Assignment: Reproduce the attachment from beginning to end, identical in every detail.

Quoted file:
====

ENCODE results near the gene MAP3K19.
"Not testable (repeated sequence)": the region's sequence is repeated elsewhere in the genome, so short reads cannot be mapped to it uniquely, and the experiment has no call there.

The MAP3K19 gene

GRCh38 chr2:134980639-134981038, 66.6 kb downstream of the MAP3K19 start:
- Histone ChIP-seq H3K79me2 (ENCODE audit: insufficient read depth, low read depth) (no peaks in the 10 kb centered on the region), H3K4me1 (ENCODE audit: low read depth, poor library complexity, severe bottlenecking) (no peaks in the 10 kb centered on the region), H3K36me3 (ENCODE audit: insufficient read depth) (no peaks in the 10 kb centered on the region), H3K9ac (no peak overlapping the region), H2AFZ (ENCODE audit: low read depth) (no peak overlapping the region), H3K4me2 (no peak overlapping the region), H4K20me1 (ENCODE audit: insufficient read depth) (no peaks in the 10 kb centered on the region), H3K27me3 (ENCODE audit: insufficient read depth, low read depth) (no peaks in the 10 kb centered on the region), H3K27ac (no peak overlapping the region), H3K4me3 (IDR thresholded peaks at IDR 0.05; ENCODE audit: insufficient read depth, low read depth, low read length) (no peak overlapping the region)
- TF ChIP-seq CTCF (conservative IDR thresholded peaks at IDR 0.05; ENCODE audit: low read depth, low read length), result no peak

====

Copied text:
ENCODE results near the gene MAP3K19.
"Not testable (repeated sequence)": the region's sequence is repeated elsewhere in the genome, so short reads cannot be mapped to it uniquely, and the experiment has no call there.

The MAP3K19 gene

GRCh38 chr2:134980639-134981038, 66.6 kb downstream of the MAP3K19 start:
- Histone ChIP-seq H3K79me2 (ENCODE audit: insufficient read depth, low read depth) (no peaks in the 10 kb centered on the region), H3K4me1 (ENCODE audit: low read depth, poor library complexity, severe bottlenecking) (no peaks in the 10 kb centered on the region), H3K36me3 (ENCODE audit: insufficient read depth) (no peaks in the 10 kb centered on the region), H3K9ac (no peak overlapping the region), H2AFZ (ENCODE audit: low read depth) (no peak overlapping the region), H3K4me2 (no peak overlapping the region), H4K20me1 (ENCODE audit: insufficient read depth) (no peaks in the 10 kb centered on the region), H3K27me3 (ENCODE audit: insufficient read depth, low read depth) (no peaks in the 10 kb centered on the region), H3K27ac (no peak overlapping the region), H3K4me3 (IDR thresholded peaks at IDR 0.05; ENCODE audit: insufficient read depth, low read depth, low read length) (no peak overlapping the region)
- TF ChIP-seq CTCF (conservative IDR thresholded peaks at IDR 0.05; ENCODE audit: low read depth, low read length), result no peak